I don't think that O-Sensei was directly teaching anyone exactly how to do anything. They had to take what the could get and put their own spin on it. Here's a quote from Henry Kono, a guy who studied at Hombu daily for 4 years.
How often did you see O-Sensei?
If he was in the back of the dojo he might come out every day. If he was away, you might not see him for three weeks. If he was there, he might come out for five or ten minutes then go back in. I saw him about 300 times in four years. He never explained what he did, he just did it! This is what I mean by magician. He did it and if you couldn't discern what he did, there was no way to figure it out. He never explained anything but he left hints which were very difficult to discern because of the way he stated his ideas in very short phrases that no one could understand.
I saw a tape of Shioda Sensei being interviewed in England. He was with O-Sensei for ten years from about 1930-40, he said O-Sensei never explained once in that 10 years as to what he was doing!
He wasn't a teacher in the sense that he was teaching. The Japanese may look at that as teaching, but in the western sense it isn't. You had to intuit what he was doing and saying, read between the lines, so to speak.
Well those are interesting observations. And if Kono said it, it must be true.
Kono also said that Ueshiba
told him that no one can do what he does because they do not understand in yo ho. But McGrew says in yo ho (the corner stone of the asian arts) ...is only a small part of aikido. So this must be right. It has to be true.Modern deshi said so.
And with your other point in the post, if Shioda said it, it all was undeniably true. If other dead
teachers say different…it's only because they are right too. As Janet and Ellis and George have pointed out; everything is true.
To take it off of specific teachers and once again place things in context; there are many angles that have been introduced regarding Ueshiba. I think we would do well to heed Ken McGrew's advice to listen to our teachers and no one else. Anything other than that is strictly propaganda. And if it is contrary to what his teacher said then it must be a plot. It must have nefarious motivations behind it it of the worst kind. The only other acceptable explanation is that contrary statements are being put out by simpletons or crude unrefined people who do not understand the complexities of interpersonal relationships, the Asian mind, what they have done and said to so many sincere students (and for us). In his view most of this is put out by people most likely with money grubbing motivations who are only concerned with trying to be somebody themselves (a very compelling argument that would explain how apparently awful these people are) at the detriment of the aikido community and to harm the absolutely stellar examples put forth by its teachers who brought the truth of aikido to so many. During my own 23 years in Aikido and my long history of training with several Shihan back then and fourteen Shihan now, I have seen many Chinese techniques in the art, as well as Koryu weapons seemingly everywhere. I have heard of so many teachers telling these stories, that naturally they all must be true.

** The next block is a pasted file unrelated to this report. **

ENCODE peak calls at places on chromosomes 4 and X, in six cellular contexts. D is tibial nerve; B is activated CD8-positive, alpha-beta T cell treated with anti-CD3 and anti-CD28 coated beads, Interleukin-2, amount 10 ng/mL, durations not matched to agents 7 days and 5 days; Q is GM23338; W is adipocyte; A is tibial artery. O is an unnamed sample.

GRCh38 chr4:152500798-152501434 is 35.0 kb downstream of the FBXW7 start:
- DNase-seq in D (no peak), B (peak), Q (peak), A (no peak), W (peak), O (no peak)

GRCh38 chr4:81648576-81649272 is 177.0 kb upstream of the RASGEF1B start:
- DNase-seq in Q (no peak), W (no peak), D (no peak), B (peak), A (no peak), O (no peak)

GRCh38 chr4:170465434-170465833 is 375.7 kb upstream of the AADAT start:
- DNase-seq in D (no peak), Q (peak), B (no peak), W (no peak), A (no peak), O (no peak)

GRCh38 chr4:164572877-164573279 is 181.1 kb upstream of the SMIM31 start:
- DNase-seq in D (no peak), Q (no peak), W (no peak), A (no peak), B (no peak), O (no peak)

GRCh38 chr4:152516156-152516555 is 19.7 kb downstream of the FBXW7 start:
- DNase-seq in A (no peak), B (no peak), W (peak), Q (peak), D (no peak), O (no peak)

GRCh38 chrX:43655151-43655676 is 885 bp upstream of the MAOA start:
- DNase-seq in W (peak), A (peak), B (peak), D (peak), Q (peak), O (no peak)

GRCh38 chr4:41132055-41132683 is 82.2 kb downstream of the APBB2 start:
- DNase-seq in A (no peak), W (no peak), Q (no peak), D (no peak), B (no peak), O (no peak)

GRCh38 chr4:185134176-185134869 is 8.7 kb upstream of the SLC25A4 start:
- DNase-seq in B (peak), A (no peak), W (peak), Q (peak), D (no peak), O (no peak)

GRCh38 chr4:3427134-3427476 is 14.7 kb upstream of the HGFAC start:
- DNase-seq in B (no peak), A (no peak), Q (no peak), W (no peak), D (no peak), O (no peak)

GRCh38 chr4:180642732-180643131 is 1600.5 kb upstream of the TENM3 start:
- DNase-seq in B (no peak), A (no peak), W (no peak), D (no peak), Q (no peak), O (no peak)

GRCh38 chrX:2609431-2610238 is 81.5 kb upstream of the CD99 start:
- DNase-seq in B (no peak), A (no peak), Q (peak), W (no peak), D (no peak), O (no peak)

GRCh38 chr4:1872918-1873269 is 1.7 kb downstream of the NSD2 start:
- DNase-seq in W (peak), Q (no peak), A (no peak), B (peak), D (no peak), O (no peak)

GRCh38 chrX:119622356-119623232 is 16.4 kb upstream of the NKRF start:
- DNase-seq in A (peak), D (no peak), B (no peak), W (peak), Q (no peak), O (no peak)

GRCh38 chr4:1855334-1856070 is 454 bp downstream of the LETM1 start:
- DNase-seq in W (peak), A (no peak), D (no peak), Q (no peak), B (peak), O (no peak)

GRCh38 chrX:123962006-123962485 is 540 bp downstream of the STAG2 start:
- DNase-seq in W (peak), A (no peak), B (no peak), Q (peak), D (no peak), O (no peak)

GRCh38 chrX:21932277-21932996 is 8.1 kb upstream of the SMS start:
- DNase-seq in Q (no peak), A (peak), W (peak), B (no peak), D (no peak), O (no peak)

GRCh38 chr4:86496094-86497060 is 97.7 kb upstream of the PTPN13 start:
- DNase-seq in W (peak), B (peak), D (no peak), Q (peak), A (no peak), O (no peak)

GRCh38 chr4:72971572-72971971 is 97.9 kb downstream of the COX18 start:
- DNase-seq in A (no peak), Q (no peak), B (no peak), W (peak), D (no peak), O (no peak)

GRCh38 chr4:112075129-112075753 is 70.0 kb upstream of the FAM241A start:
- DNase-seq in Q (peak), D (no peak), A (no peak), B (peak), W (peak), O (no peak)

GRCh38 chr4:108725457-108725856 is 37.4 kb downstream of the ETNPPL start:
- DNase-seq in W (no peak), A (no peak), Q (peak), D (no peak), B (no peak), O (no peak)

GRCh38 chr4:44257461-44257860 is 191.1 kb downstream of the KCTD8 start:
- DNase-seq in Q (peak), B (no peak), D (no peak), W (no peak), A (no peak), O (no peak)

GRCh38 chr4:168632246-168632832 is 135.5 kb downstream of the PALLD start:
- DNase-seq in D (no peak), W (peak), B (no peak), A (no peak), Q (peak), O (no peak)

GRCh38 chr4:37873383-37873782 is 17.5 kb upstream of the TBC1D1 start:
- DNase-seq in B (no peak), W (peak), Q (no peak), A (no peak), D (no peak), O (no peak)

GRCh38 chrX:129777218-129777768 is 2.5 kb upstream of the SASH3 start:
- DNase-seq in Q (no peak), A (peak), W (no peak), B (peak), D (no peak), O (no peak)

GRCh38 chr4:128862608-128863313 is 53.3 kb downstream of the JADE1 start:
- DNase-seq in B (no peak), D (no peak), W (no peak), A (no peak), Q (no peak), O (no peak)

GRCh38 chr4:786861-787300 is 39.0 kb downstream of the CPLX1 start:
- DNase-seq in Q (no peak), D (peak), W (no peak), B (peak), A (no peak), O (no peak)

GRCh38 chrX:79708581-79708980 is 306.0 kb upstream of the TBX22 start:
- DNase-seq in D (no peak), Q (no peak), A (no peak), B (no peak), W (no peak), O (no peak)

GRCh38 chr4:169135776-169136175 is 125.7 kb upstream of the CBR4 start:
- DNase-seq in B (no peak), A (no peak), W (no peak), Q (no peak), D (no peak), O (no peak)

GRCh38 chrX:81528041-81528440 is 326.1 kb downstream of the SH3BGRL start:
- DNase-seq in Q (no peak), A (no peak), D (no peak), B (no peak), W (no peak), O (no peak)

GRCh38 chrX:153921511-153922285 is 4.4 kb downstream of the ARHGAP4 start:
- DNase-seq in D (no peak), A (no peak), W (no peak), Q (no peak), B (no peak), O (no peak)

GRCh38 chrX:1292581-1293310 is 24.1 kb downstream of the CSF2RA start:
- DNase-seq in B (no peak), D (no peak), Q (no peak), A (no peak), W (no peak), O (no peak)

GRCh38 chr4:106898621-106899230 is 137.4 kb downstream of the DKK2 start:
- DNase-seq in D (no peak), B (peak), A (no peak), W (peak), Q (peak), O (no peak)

I guess we need to rethink everything. The new line of logic would have the following history of Morihei Ueshiba be true..
1. Ueshiba's emphasis on hard style training might just have been after Sokaku's trouble in Okinawa. I think it is most probable that this connection to Tae kwon do and Hapkido was the first major in-road of the Korean arts
heavy influence on Takeda down to Ueshiba.
2. Naturally, this probably changed again with his study of Bagua and wushu during his long tenure in China.